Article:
Monday, September 29, 2008

On the Brighter Side




Thought I would post something a little bit lighter, and brighter. Yesterday we made these beautiful butterflies in Sunday School class. It was so much fun, first we painted the coffee filters, and then twisted them up with chenille pipe cleaners. Each one was different, and the kids were very pleased with their creations. Thanks to the Bob Jones Distance Learning program for giving so many creative ideas.

Friday, September 26, 2008

The Beverly Hillbillies and the Other World Banking System

This morning before we started school I quickly checked my email, and couldn't help but notice the latest headlines about another big bank failure-- WaMu being purchased by JP Morgan. I was commenting about it to my husband, as we were discussing how it will affect those of us living overseas who must deal with the falling dollar. The government is scrambling to rescue the banks and economy, and we are seeing a domino effect as one by one banks are being bought out by even bigger banks. You have to wonder when it is going to stop. WaMu assured the investors that on Friday, "everything will be business as usual."

It reminded me of the television show I used to watch as a young girl, "The Beverly Hillbillies." Jed Clampett became a millionaire after discovering oil on his property back in the hills, then moved to Beverly Hills, California, and put it all in Mr. Drysdale's bank--as he was assured it was the safest place to keep his millions. Every once in a while Jed would get the notion to go withdraw his money, and Mr. Drysdale would panic--and would do everything he could to convince Mr. Clampett not to withdraw his money--little did Jed know that "his" money was not really sitting in Mr. Drysdale's bank--it had been invested somewhere else, hopefully wisely and the bank could be trusted to do this for him. One time Mr. Clampett even went to the bank just to "check" on his money and asked Mr. Drysdale if he could see it.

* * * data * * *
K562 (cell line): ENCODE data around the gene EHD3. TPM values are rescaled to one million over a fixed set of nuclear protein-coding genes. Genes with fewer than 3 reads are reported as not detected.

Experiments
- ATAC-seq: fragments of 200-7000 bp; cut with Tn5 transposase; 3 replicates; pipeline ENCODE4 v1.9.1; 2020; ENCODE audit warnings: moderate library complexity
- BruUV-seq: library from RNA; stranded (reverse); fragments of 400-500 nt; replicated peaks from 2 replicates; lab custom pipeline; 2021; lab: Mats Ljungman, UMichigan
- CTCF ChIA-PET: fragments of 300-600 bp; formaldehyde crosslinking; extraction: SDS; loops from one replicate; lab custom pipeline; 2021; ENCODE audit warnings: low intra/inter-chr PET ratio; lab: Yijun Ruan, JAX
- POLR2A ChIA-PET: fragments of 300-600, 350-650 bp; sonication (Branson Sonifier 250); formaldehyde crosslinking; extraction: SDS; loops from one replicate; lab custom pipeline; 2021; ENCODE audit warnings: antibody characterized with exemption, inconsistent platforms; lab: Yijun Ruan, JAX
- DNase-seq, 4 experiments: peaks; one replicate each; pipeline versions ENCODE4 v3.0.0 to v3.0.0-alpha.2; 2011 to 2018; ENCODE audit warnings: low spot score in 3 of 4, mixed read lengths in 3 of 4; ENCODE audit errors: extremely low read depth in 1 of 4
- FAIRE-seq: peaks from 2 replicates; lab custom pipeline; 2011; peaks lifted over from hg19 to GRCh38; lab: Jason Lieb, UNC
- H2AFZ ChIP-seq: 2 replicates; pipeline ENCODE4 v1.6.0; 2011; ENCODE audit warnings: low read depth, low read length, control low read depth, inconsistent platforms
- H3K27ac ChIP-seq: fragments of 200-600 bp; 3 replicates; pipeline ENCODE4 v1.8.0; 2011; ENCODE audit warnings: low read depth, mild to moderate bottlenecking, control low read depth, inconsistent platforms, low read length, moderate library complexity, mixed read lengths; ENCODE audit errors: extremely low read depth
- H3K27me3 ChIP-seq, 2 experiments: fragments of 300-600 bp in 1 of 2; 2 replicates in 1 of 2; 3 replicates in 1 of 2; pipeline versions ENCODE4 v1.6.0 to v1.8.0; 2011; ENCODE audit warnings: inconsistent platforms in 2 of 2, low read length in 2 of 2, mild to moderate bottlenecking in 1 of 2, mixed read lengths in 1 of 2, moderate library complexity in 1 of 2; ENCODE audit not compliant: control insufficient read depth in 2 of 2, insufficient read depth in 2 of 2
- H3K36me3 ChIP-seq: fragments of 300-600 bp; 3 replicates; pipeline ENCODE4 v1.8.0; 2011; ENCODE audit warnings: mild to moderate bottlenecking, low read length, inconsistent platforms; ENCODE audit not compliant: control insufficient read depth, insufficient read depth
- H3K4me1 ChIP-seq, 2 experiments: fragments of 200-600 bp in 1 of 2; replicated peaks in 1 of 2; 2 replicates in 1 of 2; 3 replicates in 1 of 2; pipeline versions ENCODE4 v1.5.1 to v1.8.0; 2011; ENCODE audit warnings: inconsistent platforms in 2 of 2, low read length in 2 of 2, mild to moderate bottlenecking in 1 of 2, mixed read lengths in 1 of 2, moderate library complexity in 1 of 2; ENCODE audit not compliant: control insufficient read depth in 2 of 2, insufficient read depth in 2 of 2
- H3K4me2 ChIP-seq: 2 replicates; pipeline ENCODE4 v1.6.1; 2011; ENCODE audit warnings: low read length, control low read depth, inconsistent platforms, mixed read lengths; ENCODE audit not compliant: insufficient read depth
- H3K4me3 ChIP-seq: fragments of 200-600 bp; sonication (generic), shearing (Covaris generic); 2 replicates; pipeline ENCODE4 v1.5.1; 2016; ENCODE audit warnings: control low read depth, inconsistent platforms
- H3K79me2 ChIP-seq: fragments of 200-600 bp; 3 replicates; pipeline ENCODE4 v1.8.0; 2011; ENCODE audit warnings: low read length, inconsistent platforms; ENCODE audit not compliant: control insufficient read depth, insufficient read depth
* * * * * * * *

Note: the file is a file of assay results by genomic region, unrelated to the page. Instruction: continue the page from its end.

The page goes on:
Ever since we got married, my husband and I have been investing in this really great bank that we both committed ourselves to. (It really helps when both the husband and wife are in agreement when it comes to finances.) We decided that we would try our best to live debt free, and put as much as we can into this bank. It pays great dividends, and all the investments are backed in solid gold and precious stones, and only prime real estate. Some investments pay hundredfold, some sixty, and some thirty.